2013 Rudi Pichler Riesling Federspiel Wachau

SKU #1309127

High-lying terraces and valley sites comprising weathered soils are behind this elegant, unobtrusively fruity Riesling. This pairs perfectly with savory cheeses and spicy fare.

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Price: $29.99
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Staff Image By: David Othenin-Girard | K&L Staff Member | Review Date: 8/24/2017 | Send Email
Pichler is just a stellar producer and each time I taste it I realize that the glowing accolades aren't hyperbolic whatsoever. The Federspiel Riesling delivers everything you could ever want from a dry Riesling and more. A nose of incredible freshness, crushed stone, lemon oil, vibrant and piercing mineral note. Not as brooding as some, but still with a hint of petrol. Long structured and full of crunchy acidity. A world class wine from a world class name.

Staff Image By: Greg St. Clair | K&L Staff Member | Review Date: 8/22/2017 | Send Email
To see the purity of the Wachau region I think Federspiel is the best vehicle, I love drinking Smaragd but that ends up being more about the grape and vintage, Federspiel is lighter and a pure insight to site. This wine's nose is archetypal Wachau, stone with hints of fusel, combined with fresh white flowers, really dramatic. On the palate it's crisp, focused, clean and showing right through to the soil, precise and direct. The finish is long, and longer, stone, mineral then branches into a bit of Riesling, excellent wine.
Drink from 2017 to 2025

Staff Image By: Thomas Smith | K&L Staff Member | Review Date: 8/21/2017 | Send Email
As much as we like to triumph German Rieslings, I've had plenty of Austrian Rieslings that go toe-to-toe with just about anything coming out of the Mosel. The aromatics on this wine are a bit of a show-stealer. There are tons of white flowers and citrus bursting from the glass. On the palate, the wine comes off razor thin and super intense. The acid is off the charts here, but in a way that isn't overpowering or too extreme. An absolutely killer wine that I would happily drink anytime.

Staff Image By: Blake Conklin | K&L Staff Member | Review Date: 8/17/2017 | Send Email
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This Riesling is pure in every way, yet it still has a lot of power and weight. Nice citrus finish, a nice summer wine.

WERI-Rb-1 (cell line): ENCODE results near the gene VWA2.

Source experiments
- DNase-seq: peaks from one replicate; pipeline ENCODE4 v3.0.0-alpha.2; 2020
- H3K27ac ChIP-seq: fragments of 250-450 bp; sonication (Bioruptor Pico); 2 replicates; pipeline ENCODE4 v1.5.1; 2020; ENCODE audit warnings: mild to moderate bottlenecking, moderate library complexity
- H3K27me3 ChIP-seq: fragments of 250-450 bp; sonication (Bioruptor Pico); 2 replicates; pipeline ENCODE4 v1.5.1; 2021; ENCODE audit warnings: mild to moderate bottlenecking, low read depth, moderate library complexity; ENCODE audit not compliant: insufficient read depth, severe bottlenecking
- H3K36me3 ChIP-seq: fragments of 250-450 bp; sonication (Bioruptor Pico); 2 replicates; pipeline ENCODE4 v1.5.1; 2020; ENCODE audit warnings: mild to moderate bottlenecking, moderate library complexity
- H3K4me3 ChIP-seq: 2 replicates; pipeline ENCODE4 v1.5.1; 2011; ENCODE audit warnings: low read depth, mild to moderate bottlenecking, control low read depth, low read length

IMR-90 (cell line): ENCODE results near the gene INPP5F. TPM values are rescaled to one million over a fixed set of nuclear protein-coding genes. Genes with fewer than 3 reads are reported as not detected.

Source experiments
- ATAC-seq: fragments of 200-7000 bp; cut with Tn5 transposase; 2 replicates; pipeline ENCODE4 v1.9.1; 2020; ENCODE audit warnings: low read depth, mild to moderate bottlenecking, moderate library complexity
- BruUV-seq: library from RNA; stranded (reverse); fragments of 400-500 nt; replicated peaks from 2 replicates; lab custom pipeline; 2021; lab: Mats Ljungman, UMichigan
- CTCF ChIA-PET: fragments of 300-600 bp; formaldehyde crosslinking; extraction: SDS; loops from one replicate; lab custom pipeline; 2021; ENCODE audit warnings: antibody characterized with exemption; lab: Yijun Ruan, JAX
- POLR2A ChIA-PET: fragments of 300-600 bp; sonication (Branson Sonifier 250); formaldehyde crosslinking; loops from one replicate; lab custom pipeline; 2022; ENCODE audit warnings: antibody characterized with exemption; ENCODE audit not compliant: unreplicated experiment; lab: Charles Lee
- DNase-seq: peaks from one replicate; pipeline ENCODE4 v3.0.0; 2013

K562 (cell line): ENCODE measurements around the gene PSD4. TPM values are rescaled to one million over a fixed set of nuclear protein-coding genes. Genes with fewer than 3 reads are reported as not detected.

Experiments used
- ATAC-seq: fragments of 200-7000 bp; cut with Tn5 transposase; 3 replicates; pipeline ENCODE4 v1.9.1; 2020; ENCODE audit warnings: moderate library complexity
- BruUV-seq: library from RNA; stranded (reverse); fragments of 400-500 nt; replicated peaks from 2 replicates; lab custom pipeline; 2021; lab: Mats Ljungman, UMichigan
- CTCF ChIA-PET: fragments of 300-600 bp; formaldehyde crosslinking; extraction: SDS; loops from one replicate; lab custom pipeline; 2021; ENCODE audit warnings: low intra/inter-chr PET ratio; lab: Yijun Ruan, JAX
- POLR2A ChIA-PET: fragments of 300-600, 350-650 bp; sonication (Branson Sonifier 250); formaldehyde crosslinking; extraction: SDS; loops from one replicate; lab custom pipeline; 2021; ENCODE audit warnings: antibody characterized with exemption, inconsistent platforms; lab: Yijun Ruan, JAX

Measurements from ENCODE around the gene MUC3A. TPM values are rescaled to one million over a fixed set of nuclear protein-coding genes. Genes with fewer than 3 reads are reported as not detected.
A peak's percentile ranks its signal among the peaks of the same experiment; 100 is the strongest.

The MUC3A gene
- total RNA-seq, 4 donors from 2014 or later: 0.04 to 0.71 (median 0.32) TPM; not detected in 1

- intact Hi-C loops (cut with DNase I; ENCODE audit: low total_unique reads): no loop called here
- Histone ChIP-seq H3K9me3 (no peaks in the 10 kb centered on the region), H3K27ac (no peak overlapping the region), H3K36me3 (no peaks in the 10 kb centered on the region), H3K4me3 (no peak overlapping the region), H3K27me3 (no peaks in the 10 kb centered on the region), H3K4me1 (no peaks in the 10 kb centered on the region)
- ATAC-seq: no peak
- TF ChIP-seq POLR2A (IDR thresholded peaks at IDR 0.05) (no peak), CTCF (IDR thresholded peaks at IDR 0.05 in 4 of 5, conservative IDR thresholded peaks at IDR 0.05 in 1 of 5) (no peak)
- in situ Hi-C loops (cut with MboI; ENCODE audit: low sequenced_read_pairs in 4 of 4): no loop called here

Additional Information:



- While the rest of the world has often misappropriated the name--Welchriesling, Riesling Italico, Gray Riesling and Emerald Riesling are all names applied to varieties that are NOT Riesling--this exceptional German varietal has managed to maintain its identity. Perhaps its biggest claims to fame are its intoxicating perfume, often described as having honeyed stone fruit, herb, apple and citrus notes, and its incredible longevity - the wines lasting for decades. Aged Rieslings often take on a distinctive and alluring Petrol-like aroma. Within Germany, the grape seems to do best in the warming slate soils of the Mosel-Saar-Ruwer. Other German regions that turn out great Rieslings include Pfalz, Rheingau and Nahe. German Rieslings are made in a range of ripeness levels. The top wines are assigned Prädikat levels to describe their ripeness at harvest. These are: Kabinett, Spätlese, Auslese, Beerenauslese, Eiswein and Trockenbeerenauslese. Riesling has also achieved acclaim in France's Alsace, the only region in that country where the grape is officially permitted. Alsatian Rieslings are typically dry and wonderfully aromatic. Austrian Riesling is also steadily gaining praise and fine Riesling is also produced in Italy's Alto-Adige and Friuli, in Slovenia and much of Central and Eastern Europe. In the New World its stronghold is Australia, where it does best in the Eden and Clare Valleys. It is also planted in smaller amounts in New Zealand. In the US, winemakers are eschewing the syrupy sweet versions of the 1970s and 1980s, instead making elegant and balanced wines in both California and Washington State.


- Austria is a well-respected wine-growing region in Europe. Yet, even though they make about a third the volume of wine as Germany, not many of these fine bottles make it to the shelves of American wine merchants or restaurants. Lucky for us, their anonymity has translated into incredible value from simple, everyday whites to exquisite dessert wines. Austria shares many grape varieties with Germany—Riesling is king here, too. But the style of Austrian whites is much dryer and more potent. Grüner Veltliner is Austria's second-most-important varietal and makes whites of great versatility and pleasure.